- The Washington Times - Thursday, September 1, 2011

Ahead of President Obama’s major speech next week, his administration on Thursday released a gloomy picture of the government’s finances that shows that even with the deficit supercommittee’s action, the government will pile up nearly $10 trillion in deficits over the next decade.

Still, as bad as those numbers are, they mark an improvement over February, when Mr. Obama presented his budget.

The brighter picture comes after Congress cut 2011 spending by $51 billion compared with Mr. Obama’s budget and then both sides agreed last month to a committee process that is designed to cut another $1.5 trillion over 10 years from the deficit. Tax receipts also are running higher than projected.

“We need to get back on a sustainable fiscal path, and we also need to invest in long-term economic growth and job creation,” said Jacob Lew, Mr. Obama’s budget director.

The numbers were part of the administration’s midsession budget review, a document the White House is required to produce — though in this case it was well more than a month past the deadline as the administration waited to see the results of August’s debt deal.

The budget update was peppered with references to the need to balance deficit reduction with more efforts to boost the sluggish economy, which sets the table for Mr. Obama’s speech next week to Congress when the president is expected to call for more tax cuts and spending that he says can foster jobs.

But those efforts will only deepen the deficit in the short term unless they are offset with other spending cuts or tax increases — and finding that extra budget space that could complicate the deficit committee’s job.

Some budget hawks are already calling on the committee to do more than meet the $1.5 trillion target set by the law.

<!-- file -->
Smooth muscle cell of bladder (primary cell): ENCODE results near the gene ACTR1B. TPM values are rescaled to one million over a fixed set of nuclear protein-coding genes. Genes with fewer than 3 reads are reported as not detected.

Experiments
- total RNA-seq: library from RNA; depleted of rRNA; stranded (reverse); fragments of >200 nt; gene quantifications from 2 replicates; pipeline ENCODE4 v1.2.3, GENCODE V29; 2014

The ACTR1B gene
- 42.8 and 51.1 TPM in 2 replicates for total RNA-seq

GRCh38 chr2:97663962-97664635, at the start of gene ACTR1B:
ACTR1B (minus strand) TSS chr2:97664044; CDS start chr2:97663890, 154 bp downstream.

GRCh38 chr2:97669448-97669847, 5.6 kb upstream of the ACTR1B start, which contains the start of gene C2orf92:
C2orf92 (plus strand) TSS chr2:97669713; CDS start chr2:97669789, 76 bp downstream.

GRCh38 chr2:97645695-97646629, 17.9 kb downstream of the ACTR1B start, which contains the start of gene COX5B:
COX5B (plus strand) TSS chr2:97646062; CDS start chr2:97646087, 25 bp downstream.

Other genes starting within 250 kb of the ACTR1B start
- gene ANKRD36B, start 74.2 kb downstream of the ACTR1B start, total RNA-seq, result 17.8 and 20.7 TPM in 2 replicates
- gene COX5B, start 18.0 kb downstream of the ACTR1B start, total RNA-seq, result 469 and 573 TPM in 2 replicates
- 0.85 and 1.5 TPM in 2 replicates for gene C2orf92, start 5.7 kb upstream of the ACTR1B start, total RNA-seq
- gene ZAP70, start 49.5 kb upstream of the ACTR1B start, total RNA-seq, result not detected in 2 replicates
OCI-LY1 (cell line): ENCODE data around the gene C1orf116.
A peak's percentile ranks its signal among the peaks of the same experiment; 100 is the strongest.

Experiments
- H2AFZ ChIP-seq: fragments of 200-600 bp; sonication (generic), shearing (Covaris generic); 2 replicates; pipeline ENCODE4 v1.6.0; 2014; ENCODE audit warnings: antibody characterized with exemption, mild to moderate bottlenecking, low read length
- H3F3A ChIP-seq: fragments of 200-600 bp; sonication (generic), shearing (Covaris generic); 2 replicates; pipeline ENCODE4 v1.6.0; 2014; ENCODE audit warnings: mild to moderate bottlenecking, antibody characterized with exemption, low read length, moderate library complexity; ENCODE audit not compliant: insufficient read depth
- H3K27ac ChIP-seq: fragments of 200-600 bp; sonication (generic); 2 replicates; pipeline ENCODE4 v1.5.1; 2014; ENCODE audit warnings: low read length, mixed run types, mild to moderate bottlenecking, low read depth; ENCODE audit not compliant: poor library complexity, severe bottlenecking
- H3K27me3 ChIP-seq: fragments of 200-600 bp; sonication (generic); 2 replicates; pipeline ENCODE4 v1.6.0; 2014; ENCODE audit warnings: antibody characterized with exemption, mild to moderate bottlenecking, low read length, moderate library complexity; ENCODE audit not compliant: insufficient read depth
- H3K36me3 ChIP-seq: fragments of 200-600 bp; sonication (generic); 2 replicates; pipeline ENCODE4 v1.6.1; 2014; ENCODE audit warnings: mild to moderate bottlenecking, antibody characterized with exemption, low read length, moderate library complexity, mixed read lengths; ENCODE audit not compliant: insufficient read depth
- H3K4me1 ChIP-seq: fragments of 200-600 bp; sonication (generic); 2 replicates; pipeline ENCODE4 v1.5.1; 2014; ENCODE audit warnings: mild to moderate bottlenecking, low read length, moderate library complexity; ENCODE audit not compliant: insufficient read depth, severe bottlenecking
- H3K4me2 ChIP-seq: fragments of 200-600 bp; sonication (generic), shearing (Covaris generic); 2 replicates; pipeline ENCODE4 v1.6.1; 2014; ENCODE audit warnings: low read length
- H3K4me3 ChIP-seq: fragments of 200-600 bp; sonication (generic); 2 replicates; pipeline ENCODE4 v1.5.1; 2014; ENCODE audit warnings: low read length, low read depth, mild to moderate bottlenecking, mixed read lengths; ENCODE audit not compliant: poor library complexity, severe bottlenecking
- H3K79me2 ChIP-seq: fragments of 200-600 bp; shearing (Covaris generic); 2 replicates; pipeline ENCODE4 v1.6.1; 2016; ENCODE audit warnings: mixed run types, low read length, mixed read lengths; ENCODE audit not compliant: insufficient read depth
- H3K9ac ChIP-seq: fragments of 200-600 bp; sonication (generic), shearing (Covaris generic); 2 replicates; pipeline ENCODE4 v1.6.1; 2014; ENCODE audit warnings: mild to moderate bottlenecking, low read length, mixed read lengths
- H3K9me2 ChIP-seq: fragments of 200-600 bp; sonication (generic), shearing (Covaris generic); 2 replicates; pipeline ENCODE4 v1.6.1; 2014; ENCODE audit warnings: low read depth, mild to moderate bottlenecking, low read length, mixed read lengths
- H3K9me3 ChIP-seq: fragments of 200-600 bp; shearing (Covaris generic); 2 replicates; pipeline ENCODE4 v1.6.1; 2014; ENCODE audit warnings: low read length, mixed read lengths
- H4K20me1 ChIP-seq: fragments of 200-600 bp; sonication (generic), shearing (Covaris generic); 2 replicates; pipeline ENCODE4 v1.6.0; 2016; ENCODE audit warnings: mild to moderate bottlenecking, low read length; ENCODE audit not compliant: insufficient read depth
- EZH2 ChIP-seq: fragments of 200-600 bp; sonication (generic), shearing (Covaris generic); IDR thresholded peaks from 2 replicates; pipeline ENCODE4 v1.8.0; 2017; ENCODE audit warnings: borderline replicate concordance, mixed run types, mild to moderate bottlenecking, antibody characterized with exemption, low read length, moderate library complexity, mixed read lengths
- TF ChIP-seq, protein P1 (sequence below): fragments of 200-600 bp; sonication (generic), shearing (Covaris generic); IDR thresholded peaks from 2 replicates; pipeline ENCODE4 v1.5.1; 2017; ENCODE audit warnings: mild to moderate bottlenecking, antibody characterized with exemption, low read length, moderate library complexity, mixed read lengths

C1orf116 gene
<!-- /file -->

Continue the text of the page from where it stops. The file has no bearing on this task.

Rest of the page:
“It is my hope the committee exceeds its $1.5 trillion target. In order to stabilize the federal debt and begin to bring it down as a share of the economy, we need to achieve roughly $4 trillion in total deficit reduction over the next 10 years,” said Senate Budget Committee Chairman Kent Conrad, North Dakota Democrat.

According to the administration’s numbers, assuming the deficit commission finds $1.5 trillion in savings, the deficit will drop from $1.3 trillion this year to $1 trillion in 2012, continue declining until 2014, then rise back up to $1.2 trillion by 2021.

Some changes the administration calls for could reduce those deficits. For example, if some of the 2001 and 2003 tax cuts for higher-income taxpayers are ended, it could result in $1 trillion in lower deficits.

The House passed its version of the budget this year, but the Senate did not, leaving Congress without one. Instead, both sides agreed to a top-line spending number for 2012 and 2013 as part of last month’s debt deal.

Mr. Obama’s own budget, submitted to Congress in February, was panned by both Republicans and Democrats for unrealistic assumptions about economic growth. The Democratic-led Senate rejected it on a 97-0 vote.

In April, the president tried again, laying out broad outlines for lower deficits. But that was overshadowed by the debate on Capitol Hill over raising the debt limit, with Republicans insisting any increase be tied to cuts.

Under Mr. Obama’s projections, the government will spend $46.6 trillion over the next decade, with the bulk of that — $27.4 trillion — coming on formula-driven entitlement programs such as Medicare and Social Security. It will spend another $9.1 trillion on security, $5.9 trillion on interest payments on the debt, and just $4 trillion on other basic domestic needs.

On the revenue side it will collect $37 trillion in taxes and fees — leaving it with a 9.6 trillion deficit.

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